In case you MIST it: Nasal flu vaccine gets shelved
Sep 23, 2016, 3:10:16 PM CDT Jun 8, 2018, 1:24:02 PM CDT

In case you MIST it: Nasal flu vaccine gets shelved

The CDC announced that the nasal mist influenza vaccination is not as effective as the injectable vaccine. As a result, physicians will not be offering nasal mist as an option this flu season.

Daughter lying down while mothers holding a thermometer and touching daughter's forehead Daughter lying down while mothers holding a thermometer and touching daughter's forehead

If you are like many parents, the nasal mist option made it much easier to ensure your child was vaccinated against the flu. You didn’t have to worry about your child’s fear of needles or the tears or tantrums leading up to the injection. Plus, the post-vaccination ice cream or cookie treat became more of an option than a promise.

However in 2016, the CDC announced that the nasal mist is not as effective as the injectable vaccine, and physicians stopped offering it as an option. In its updated guidelines for the 2017 – 2018 flu season, the American Academy of Pediatrics again recommended the injectable vaccine as the best option, nixing the needle-free offering.

Nasal mist or no nasal mist, flu season is still coming. Protecting your child from the influenza virus is a very important part of making sure your family stays healthy over the next several months.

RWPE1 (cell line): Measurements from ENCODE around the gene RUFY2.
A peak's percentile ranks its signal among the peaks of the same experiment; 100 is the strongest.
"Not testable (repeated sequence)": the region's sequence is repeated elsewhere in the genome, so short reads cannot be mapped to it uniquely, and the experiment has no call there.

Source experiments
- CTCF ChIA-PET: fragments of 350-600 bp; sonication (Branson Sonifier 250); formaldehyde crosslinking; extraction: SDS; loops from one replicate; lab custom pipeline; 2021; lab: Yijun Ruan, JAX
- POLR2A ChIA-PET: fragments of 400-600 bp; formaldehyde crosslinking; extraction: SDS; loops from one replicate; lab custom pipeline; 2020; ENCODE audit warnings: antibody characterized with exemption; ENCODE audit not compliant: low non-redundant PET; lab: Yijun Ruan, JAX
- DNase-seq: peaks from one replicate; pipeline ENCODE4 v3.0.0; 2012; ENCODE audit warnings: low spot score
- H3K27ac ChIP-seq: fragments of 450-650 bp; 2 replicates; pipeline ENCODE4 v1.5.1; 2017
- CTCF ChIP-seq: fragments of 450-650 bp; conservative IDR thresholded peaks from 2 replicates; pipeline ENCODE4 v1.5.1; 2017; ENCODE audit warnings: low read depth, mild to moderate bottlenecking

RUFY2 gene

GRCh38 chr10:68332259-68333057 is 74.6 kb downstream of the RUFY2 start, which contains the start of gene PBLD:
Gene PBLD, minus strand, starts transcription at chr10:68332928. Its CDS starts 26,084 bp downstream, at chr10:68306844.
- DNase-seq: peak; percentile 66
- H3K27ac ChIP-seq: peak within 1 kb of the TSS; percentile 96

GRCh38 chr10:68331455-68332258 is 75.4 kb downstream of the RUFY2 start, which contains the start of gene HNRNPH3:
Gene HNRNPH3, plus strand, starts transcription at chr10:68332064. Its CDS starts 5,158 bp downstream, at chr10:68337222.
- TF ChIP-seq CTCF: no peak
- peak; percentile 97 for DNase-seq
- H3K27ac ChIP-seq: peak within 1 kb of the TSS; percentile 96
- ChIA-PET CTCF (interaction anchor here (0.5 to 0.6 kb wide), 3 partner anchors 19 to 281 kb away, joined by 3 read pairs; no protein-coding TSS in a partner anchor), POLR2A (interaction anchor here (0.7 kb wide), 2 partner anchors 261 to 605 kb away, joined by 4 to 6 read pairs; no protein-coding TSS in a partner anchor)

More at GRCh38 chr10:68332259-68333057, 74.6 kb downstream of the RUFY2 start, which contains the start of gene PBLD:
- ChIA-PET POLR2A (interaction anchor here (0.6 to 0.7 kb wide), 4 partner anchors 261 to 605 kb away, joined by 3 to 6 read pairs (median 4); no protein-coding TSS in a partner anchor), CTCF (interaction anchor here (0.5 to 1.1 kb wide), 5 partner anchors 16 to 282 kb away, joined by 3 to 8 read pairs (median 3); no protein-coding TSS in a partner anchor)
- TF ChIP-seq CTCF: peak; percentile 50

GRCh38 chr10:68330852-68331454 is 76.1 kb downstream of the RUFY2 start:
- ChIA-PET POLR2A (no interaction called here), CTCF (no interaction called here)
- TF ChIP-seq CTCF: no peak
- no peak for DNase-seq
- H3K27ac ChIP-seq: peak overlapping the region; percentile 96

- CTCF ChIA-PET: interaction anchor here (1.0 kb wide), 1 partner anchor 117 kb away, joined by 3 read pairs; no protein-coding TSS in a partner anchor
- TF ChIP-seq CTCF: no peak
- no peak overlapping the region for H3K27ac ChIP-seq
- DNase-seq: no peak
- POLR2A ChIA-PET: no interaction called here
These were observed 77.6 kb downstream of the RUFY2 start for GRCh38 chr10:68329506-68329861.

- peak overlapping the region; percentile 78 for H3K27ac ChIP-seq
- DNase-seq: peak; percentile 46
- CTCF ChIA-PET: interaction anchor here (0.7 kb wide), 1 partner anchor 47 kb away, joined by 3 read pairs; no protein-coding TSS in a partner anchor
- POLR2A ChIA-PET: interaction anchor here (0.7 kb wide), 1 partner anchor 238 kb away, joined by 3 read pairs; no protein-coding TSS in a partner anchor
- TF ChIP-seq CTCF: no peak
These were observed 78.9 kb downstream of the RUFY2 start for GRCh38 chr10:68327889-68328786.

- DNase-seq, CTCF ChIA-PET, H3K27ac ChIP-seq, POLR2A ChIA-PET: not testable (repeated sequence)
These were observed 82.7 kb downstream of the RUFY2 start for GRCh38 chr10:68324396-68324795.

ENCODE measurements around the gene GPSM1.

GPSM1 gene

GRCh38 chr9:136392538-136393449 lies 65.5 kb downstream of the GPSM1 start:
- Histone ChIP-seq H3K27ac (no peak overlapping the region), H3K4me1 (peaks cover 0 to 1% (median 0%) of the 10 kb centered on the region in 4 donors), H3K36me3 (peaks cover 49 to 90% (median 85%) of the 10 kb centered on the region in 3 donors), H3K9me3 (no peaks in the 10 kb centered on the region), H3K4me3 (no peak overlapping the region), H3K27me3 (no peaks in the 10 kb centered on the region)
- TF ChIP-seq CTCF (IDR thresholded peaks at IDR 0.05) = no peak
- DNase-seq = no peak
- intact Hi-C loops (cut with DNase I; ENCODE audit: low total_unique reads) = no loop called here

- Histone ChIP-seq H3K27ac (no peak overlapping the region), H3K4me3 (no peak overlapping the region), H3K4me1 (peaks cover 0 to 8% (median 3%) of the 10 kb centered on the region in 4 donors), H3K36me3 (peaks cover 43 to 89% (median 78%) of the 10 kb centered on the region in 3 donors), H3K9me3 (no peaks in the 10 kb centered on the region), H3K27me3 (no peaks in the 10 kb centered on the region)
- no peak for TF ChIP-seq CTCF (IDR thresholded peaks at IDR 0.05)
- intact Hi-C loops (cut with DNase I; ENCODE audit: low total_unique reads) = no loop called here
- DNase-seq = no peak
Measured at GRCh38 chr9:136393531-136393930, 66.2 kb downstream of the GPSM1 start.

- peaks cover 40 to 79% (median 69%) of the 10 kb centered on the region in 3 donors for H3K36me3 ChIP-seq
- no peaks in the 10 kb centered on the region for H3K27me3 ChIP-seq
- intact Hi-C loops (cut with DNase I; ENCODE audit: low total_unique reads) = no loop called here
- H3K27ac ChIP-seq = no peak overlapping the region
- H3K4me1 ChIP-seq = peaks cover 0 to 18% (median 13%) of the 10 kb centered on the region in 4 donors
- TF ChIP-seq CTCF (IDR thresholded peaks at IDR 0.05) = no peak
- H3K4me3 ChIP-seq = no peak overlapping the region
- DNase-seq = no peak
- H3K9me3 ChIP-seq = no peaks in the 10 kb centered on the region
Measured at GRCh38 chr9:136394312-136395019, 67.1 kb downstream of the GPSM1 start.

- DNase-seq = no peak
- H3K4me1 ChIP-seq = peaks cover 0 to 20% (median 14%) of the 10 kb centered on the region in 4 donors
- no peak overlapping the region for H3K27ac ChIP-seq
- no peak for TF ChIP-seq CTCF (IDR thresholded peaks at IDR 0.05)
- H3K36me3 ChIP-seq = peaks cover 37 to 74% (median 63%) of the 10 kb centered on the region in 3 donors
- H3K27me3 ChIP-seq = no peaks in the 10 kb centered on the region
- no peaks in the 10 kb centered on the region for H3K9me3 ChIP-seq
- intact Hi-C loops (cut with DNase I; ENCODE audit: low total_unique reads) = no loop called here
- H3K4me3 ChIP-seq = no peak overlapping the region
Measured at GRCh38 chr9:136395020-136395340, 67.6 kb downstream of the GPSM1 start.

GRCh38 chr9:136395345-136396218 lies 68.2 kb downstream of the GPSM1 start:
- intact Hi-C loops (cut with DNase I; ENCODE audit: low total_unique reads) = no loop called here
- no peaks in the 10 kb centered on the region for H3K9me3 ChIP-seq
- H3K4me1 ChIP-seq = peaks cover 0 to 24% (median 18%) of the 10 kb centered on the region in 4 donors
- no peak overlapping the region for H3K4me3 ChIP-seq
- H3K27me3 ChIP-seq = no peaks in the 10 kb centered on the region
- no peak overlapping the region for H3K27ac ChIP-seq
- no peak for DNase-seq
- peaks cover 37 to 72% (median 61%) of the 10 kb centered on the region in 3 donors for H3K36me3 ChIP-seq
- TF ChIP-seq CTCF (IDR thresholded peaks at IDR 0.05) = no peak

“Every person 6 months of age or older should be immunized against the flu virus,” says LeAnn Kridelbaugh, M.D., President of Children’s Health℠ Pediatric Group. “The flu can be very dangerous, especially among those younger than 2 and older than 65, as well as in people with chronic health conditions.”

A few flu facts:

  • Between 5% and 20% of people in the U.S. come down with the flu each year.
  • Pneumonia is one of the most serious complications of an influenza infection.
  • 104 children died of influenza in the U.S. last year.
  • The best protection against the seasonal flu is the flu vaccine, and it’s encouraged for all people over 6 month of age.

Give your doc a try:

Although getting a flu shot has become more convenient and is available at more places than ever before, Dr. Kridelbaugh recommends that the first place to turn for a vaccination should be your child’s regular health care provider.

“Nothing is more important as we approach flu season than getting your vaccination,” says Dr. Kridelbaugh. “If you can, you should consider getting your family’s vaccinations through your primary care provider. He or she best understands your child’s medical history and specific needs, and can offer flu vaccination as part of their ongoing comprehensive care plan.”

More steps towards flu prevention

Of course, vaccination is just the beginning of the battle against the flu. It’s important to keep in mind the other common-sense steps that can help keep your family healthy and give them a fighting chance at staying flu-free:

  • Practice good hand hygiene
  • Cover your nose and mouth when you cough or sneeze
  • Avoid close contact with sick people
  • Disinfect surfaces
  • Practice healthy habits

Learn More

Check out our guide to preventing the flu and 6 at-a-glance tips for flu prevention.

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communicable disease, epidemiology, flu, flu season, infectious diseases, influenza, microbiology, vaccine

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